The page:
When I got to Zulpicher Strasse in the heart of the student quarter, I saw costumed twenty somethings for blocks. The bars blasted music and people spilled into the street. I met up with the Vagabrothers, and we drank boxed wine mixed with coca cola, a cocktail they adopted while living in Spain.

 

Cologne Carnival

 

Every few blocks men in cow and pig onesies filled makeshift urinals. As a woman I had less luck. I scanned the street looking for a bar offering a bathroom, and waited in a line that snaked up the stairwell. While I waited, I chatted with the young bathroom attendant.

 

“Where are you from?” I asked.

“Turkey, and you?”

“United States.”

“Oh… very bad country. Angry country,” he shook his head.

 

I considered his response and then said, “Perhaps. But I believe in something beyond religion and government. I believe in something beyond your body and my body. I believe that beneath the walls of our physical forms we are all energy, and that energy is all the same. That energy is all love.”

 

Granted, I was completely wasted from the boxed wine cocktail, but I meant what I said.

 

“That’s beautiful,” he replied.

 

We hugged. I used the toilet. I told him goodbye and ran back out to the street, to party with the people in costumes.

 

Cologne Carnival

 

I didn’t sleep at all that night. Rather, embracing the true essence of Carnival, I let myself go completely. But just like Carnival, it was about more than that. It was about living in the present moment instead of acting from old stories. It was about listening to someone else’s’ story without writing my own about it. At the heart, it was about acceptance and tolerance. Not only accepting myself, but accepting someone else. I suppose they’re one in the same, really.

 

Cologne Carnival

 

The next morning I hardly recognized Cologne. Without the colorful costumes, the streets appeared gray and vacant. Sequins and streamers on the sidewalk remained the only evidence that Carnival had even happened.

 

I noticed my Carnival high had also waned. I snapped back to “reality” and spent the day working in front of my computer inside of a Starbucks, the only place I found with wifi. My mind wandered to the connection I felt the night before, but logically I knew it didn’t belong to me anymore.

 

Cologne Carnival

 

That night I heard drums from my window, signaling the final celebration of Carnival. I walked out into the street, where a gang of costumeless locals carried a life size cotton doll. Crowds holding candles gathered round and a man dressed like a female nurse, with a bad wig and lipstick, stood on a podium.

 

He shouted things in German and everyone laughed. I had no idea what he said. What I did know, was that this celebration, referred to as the Burning of the Nubbel, was part of the Cologne “Alternative Carnival” and happened in the final minutes before Ash Wednesday.

 

Cologne Carnival

 

They lit the doll on fire and everyone cheered as it burned in the street. People began throwing their candles onto the doll one by one. Admittedly, it disturbed me. The scene reminded me of the Salem Witch Trials and women being burned at the stake. Not a vision I particularly enjoy, especially since I consider myself a witch in my own way.

 

A local girl standing behind me asked me what traditions in my culture people might find bizarre. I laughed, because the more I travel, the more I see most of the traditions in my culture as bizarre. She told me that after the wild parties of Carnival, they burn the “nubbel” as a sacrifice for their sins. Throwing a candle onto the doll represents the relinquishment of one’s own vices.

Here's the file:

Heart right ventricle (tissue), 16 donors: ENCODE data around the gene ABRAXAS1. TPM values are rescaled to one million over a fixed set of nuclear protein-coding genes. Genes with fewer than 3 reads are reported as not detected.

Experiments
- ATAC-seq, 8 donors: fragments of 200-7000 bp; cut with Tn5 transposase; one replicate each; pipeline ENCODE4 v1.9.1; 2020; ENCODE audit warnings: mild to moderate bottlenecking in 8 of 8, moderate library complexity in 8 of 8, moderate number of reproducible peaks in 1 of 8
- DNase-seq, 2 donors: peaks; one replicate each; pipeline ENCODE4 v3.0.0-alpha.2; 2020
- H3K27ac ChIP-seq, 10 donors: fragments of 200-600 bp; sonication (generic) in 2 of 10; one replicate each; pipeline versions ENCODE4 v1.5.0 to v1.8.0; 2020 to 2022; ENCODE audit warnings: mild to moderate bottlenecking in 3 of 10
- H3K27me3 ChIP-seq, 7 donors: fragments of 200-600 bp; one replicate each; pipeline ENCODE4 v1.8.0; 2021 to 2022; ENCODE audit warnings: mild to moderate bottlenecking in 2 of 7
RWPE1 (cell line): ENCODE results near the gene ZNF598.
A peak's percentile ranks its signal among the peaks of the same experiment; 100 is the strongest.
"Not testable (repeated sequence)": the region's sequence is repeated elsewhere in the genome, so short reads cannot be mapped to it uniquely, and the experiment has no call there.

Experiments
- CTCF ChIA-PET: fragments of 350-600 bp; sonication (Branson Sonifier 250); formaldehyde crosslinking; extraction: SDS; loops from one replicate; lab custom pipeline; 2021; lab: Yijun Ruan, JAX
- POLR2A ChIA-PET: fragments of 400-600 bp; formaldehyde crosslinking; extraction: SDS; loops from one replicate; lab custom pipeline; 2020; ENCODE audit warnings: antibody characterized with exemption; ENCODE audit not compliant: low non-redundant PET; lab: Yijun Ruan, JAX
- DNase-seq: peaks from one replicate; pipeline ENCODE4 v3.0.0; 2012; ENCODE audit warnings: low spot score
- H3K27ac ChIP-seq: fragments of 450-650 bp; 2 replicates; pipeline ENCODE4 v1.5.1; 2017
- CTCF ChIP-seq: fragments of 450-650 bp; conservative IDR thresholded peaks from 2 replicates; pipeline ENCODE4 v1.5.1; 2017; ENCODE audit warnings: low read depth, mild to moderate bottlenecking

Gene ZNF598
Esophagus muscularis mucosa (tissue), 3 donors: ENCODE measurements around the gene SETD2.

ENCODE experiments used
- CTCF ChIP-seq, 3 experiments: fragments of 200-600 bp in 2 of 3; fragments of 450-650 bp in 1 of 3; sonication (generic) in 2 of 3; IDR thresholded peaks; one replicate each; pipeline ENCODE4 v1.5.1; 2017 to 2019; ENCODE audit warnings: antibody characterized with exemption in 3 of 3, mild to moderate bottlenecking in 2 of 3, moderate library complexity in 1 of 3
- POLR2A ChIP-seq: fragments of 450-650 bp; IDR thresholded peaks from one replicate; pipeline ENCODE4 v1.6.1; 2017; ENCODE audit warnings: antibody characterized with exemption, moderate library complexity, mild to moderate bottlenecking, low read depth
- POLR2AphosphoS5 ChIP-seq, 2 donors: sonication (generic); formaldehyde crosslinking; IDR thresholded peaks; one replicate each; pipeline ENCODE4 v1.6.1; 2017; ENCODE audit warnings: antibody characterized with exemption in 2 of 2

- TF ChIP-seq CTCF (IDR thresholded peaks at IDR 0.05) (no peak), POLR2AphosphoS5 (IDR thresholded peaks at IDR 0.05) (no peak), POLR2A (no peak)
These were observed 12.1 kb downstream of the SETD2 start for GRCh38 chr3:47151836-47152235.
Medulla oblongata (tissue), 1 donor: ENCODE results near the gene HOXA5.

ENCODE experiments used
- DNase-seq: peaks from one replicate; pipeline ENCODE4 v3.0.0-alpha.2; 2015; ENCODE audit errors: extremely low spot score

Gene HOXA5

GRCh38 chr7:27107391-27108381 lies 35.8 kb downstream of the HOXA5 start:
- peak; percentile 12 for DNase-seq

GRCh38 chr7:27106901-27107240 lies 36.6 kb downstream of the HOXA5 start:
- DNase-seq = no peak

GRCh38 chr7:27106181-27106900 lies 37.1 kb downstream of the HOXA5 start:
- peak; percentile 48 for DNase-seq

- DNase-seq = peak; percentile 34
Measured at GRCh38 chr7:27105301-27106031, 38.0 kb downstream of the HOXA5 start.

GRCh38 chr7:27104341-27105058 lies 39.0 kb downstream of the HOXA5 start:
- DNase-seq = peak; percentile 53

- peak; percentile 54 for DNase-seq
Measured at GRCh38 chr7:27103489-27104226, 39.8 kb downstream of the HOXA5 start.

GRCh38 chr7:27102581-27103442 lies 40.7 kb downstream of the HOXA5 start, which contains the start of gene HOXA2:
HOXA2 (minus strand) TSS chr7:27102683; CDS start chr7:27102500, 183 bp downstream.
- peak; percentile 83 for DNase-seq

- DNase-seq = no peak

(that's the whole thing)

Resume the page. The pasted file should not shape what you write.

Cologne Carnival

 

I quietly considered what I would place in that fire. While “sin” doesn’t live in my vocabulary, I decided to liken it to anything that blocks me from my inherent light. If in Christianity, sin forms the separation between man and God, in my truth, fear of unworthiness forms the separation between myself and love. It’s therefore not the sin itself that keeps us from God, rather our belief in sin at all.

 

Despite this awareness, pockets of me did believe in sin. Pockets of me believed I had sinned during Carnival. Reflecting back on the night before, and the hope I had the months preceding it, I began to feel low. I judged myself for surrendering to my greatest vice of all. Despite proclaiming that my heart was so open it would only attract other open hearts, I let in a closed one.

 

Cologne Carnival

 

I felt a familiar twinge of self-judgment that I knew could easily erupt into a full spasm. “Camille, we’ve gone through this. We thought you were over this?” I turned away from my ego and looked to my highest self, “I’m still learning.”

 

True, I had a glimpse of an old pattern. But like the indulgence in Carnival, perhaps instead of resisting it, I needed to lean into it. To metaphorically take a puff after all the effort I put in to quit. Perhaps I needed to taste the bitter smoke to know that I wanted sweeter nectar instead.

 

For a moment I asked myself if I could place the blame onto someone else. Of course not, I knew. The reality is that not all people feel safe being naked all of the time. That’s why they need Carnivals and costumes and a few beers. Just like me, they have layers to let go of to shine their light. It doesn’t make any of us sinners. It makes us students.

 

Hoping to lift my low energy, I went back to my room at the hostel and meditated. One word rose above the chatter.

 

Cologne Carnival

 

Acceptance.

 

A word I’ve come to know as loving people with no expectation for them to change. Loving people without any hope that they might become more like me. Letting people live whatever way they choose without labeling any of it as good or bad, disillusioned or enlightened, happy or unhappy. Loving people even if they don’t love themselves. Loving people even if they don’t love me. Accepting everyone so that I can in turn accept myself.

 

Accepting the reality that lives beyond my costume and yours, without forcing you to take yours off.

 

I turned to my nightstand where I had burned a stick of Palo Santo the night before. I held the wood between my index finger and my thumb and closed my eyes. I pressed the ash to my forehead, and I drew two intersecting black lines.

 

 

Thank you to the Cologne Tourism Board for hosting me during Carnival, and to Hostel Koln for the cozy bed and huge breakfast to help me shake off my sins. As always, this post was written from the heart, with as much nakedness and authenticity as my ego will allow.